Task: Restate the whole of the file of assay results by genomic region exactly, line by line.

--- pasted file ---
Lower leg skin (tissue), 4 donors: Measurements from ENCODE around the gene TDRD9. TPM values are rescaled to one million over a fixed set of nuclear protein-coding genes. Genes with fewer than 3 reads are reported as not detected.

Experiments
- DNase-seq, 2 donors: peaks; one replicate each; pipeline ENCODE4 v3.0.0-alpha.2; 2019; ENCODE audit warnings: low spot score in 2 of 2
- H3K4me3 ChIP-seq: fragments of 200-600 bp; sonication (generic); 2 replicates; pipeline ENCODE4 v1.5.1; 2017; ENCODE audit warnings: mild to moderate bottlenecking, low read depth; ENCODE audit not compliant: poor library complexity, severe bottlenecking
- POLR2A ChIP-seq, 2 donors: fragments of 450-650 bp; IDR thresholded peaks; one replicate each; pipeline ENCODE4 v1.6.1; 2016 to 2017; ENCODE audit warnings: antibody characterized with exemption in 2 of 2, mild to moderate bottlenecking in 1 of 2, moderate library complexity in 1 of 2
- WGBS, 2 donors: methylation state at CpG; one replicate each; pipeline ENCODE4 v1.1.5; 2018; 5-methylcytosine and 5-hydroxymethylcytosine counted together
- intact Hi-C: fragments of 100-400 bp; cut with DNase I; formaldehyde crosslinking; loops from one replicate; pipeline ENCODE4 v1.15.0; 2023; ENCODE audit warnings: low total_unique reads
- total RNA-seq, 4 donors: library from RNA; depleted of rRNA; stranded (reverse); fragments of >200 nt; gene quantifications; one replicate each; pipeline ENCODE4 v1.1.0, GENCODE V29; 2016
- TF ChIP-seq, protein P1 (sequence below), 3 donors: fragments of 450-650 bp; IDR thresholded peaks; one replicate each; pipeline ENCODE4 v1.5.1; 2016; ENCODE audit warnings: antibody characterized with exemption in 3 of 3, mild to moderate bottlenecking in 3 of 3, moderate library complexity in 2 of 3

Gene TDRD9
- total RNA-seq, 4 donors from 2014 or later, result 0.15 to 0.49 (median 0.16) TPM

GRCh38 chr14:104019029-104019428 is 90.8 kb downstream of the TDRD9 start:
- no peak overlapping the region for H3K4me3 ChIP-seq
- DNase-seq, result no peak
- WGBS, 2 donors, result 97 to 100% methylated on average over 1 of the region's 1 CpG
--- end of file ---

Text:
Lower leg skin (tissue), 4 donors: Measurements from ENCODE around the gene TDRD9. TPM values are rescaled to one million over a fixed set of nuclear protein-coding genes. Genes with fewer than 3 reads are reported as not detected.

Experiments
- DNase-seq, 2 donors: peaks; one replicate each; pipeline ENCODE4 v3.0.0-alpha.2; 2019; ENCODE audit warnings: low spot score in 2 of 2
- H3K4me3 ChIP-seq: fragments of 200-600 bp; sonication (generic); 2 replicates; pipeline ENCODE4 v1.5.1; 2017; ENCODE audit warnings: mild to moderate bottlenecking, low read depth; ENCODE audit not compliant: poor library complexity, severe bottlenecking
- POLR2A ChIP-seq, 2 donors: fragments of 450-650 bp; IDR thresholded peaks; one replicate each; pipeline ENCODE4 v1.6.1; 2016 to 2017; ENCODE audit warnings: antibody characterized with exemption in 2 of 2, mild to moderate bottlenecking in 1 of 2, moderate library complexity in 1 of 2
- WGBS, 2 donors: methylation state at CpG; one replicate each; pipeline ENCODE4 v1.1.5; 2018; 5-methylcytosine and 5-hydroxymethylcytosine counted together
- intact Hi-C: fragments of 100-400 bp; cut with DNase I; formaldehyde crosslinking; loops from one replicate; pipeline ENCODE4 v1.15.0; 2023; ENCODE audit warnings: low total_unique reads
- total RNA-seq, 4 donors: library from RNA; depleted of rRNA; stranded (reverse); fragments of >200 nt; gene quantifications; one replicate each; pipeline ENCODE4 v1.1.0, GENCODE V29; 2016
- TF ChIP-seq, protein P1 (sequence below), 3 donors: fragments of 450-650 bp; IDR thresholded peaks; one replicate each; pipeline ENCODE4 v1.5.1; 2016; ENCODE audit warnings: antibody characterized with exemption in 3 of 3, mild to moderate bottlenecking in 3 of 3, moderate library complexity in 2 of 3

Gene TDRD9
- total RNA-seq, 4 donors from 2014 or later, result 0.15 to 0.49 (median 0.16) TPM

GRCh38 chr14:104019029-104019428 is 90.8 kb downstream of the TDRD9 start:
- no peak overlapping the region for H3K4me3 ChIP-seq
- DNase-seq, result no peak
- WGBS, 2 donors, result 97 to 100% methylated on average over 1 of the region's 1 CpG